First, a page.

How heat waves and global warming will change fashion

As the next summers look to be hotter and hotter, fashion and upcoming collections seem to be moving towards more suitable clothing.

In a few years, your wardrobes may be filled with “onion” clothes, made up of several layers. “We already have designers working on it,” explains Vincent Grégroire, prospective director at NellyRodi, a consulting firm specializing in the “creative industries” sector. This trend hunter also sees the emergence of convertible clothing, such as a jacket whose sleeves can be pulled back or pants that turn into shorts.

“It was already in the research but here it is a clear trend: comfortable clothes that can adapt to sudden changes in temperature.”

After a summer of 2022 of all records, fashion is thus preparing for the effects of global warming. “This is a problem that has been identified for a long time”, assures Thomas Zylberman, senior stylist and trend setter at Carlin international. “It’s starting to be in the priorities of the brands and in their plans over several years”, abounds Vincent Grégoire.

looser clothes

“The idea is to be able to dress and undress easily”, summarizes Sébastien Renault. Artistic director of the Promostyl trend office, he already notices an evolution of the wardrobe towards practical and airy clothes. He notably evokes the arrival of openwork or even barefoot sneakers.

“We notice that the collections are inspired by the outdoors, trekking. We are already seeing that consumers are turning more and more towards light clothing, for example those found in sports stores.”

From the point of view of the cut, make way for loose models. In short: no more clothes that corset and compress – even if our specialists concede that leggings still have a bright future ahead of them. “We no longer want to be cramped or feel cramped like in the early 2000s,” observes Sébastien Renault, from Promostyl. He even guesses a “monastic” trend: more fluid, longer and less fitted clothes.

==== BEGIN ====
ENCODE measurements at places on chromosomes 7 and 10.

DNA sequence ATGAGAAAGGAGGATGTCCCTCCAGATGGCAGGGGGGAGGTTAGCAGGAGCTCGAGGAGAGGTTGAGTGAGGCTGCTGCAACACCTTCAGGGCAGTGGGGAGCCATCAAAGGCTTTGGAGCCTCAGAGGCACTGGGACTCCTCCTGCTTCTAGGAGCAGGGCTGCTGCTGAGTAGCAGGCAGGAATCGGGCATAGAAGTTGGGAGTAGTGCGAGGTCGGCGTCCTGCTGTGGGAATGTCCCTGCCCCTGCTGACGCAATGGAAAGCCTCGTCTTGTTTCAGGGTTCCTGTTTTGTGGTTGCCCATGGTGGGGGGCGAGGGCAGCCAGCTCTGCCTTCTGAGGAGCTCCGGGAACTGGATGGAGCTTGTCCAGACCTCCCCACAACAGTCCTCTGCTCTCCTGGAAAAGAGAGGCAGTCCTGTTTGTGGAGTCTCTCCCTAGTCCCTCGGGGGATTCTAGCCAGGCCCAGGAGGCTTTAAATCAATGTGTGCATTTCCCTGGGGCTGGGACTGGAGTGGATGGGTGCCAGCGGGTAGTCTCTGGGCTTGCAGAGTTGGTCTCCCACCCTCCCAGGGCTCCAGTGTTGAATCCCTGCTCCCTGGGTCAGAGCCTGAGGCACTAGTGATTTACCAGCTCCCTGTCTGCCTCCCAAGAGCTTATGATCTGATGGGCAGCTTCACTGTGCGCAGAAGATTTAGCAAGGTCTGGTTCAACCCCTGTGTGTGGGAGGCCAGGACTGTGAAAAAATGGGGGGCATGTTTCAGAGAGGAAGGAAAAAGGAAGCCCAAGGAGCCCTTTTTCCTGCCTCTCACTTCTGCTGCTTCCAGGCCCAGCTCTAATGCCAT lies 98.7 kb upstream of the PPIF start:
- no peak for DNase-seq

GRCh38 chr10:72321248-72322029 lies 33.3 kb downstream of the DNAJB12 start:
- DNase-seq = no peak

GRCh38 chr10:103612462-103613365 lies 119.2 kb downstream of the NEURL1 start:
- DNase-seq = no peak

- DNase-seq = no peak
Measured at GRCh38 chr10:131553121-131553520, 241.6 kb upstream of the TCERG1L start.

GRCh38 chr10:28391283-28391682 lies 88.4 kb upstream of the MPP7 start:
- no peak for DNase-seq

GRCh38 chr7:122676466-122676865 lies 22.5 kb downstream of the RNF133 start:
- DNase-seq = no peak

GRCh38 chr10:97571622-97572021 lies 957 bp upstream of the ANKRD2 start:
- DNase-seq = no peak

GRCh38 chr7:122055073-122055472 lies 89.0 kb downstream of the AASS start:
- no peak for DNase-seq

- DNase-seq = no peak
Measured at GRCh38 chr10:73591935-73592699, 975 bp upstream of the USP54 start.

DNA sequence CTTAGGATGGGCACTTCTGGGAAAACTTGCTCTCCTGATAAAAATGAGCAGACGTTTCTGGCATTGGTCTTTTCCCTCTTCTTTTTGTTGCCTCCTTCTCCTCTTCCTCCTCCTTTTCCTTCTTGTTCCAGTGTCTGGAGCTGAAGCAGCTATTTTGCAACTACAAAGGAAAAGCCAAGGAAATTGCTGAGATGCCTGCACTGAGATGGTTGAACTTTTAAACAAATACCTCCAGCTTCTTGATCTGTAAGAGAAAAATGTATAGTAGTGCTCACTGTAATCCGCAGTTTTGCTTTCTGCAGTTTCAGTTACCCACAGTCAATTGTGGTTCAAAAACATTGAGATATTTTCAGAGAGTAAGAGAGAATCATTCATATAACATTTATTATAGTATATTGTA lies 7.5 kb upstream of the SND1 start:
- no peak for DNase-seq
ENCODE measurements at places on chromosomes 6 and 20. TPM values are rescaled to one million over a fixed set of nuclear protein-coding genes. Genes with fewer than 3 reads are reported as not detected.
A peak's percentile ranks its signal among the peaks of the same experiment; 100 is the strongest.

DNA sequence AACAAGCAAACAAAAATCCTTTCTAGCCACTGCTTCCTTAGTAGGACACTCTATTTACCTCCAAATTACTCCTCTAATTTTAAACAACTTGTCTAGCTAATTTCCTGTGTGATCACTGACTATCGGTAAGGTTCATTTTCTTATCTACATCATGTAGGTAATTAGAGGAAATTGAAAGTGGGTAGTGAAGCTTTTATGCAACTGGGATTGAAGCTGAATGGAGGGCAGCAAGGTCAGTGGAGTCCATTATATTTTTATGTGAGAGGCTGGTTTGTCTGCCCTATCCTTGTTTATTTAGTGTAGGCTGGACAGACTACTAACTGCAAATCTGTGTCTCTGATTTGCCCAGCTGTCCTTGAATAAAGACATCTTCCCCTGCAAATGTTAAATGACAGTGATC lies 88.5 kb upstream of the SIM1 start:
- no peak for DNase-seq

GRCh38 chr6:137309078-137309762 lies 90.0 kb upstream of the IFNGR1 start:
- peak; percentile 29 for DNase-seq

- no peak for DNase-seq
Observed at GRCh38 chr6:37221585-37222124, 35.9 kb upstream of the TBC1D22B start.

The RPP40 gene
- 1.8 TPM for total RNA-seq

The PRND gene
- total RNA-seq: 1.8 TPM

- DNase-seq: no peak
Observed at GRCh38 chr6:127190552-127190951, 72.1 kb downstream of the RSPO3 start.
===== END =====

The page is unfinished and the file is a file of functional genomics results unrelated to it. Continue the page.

“We have already seen the appearance of tunics or wide shirts this summer. The formal will become urbanthe wardrobe will relax with, for example, more elastic materials, such as stretch.”

Vincent Grégoire, of NellyRodi, formulates a similar prophecy: “We are going to work more and more on the possibilities of air circulation, as with indentations under the arms, openwork clothing.” Thomas Zylberman, of Carlin international, predicts in the same vein the advent ofoversized.

“It’s typically the large unisex oversized jacket that works in all seasons, a perfect translation of this loose garment trend that protects against heat and lets air circulate.”

Techwear and natural fibers

In terms of materials, Vincent Grégoire, from NellyRodi, identifies two currents that will prevail in the years to come. On one side, the techwear – that is, clothes that incorporate technical and innovative materials. Like this textile made of synthetic fibers coupled with nanoparticles and Teflon which reflects light.

And on the other, a resurgence of natural fibres, particularly linen and hemp, which are more ecological and less water-intensive. “We are in the process of rediscovering their properties”, confirms Thomas Zylberman, of Carlin international. Particularly interesting materials in times of climate change: they are breathable, antibacterial and moisture-absorbing materials. “These are excellent thermoregulators”, continues Sébastien Renault, from Promostyl.

The other strong trend is the use of recycled materials. “Everyone is getting into it,” he agrees. Vegetable leather made from fruit waste, recycled bottle sneakers, dandelion rubber soles, pineapple clothes

As for the collections to come, they promise to be less marked between winter and summer. “This is already the case today, some summer collections are starting to look like winter and winter looks like summer,” notes Thomas Zylberman, from Carlin International. “Besides, the collections will have a very broad spectrum to respond to all thermal amplitudes.”

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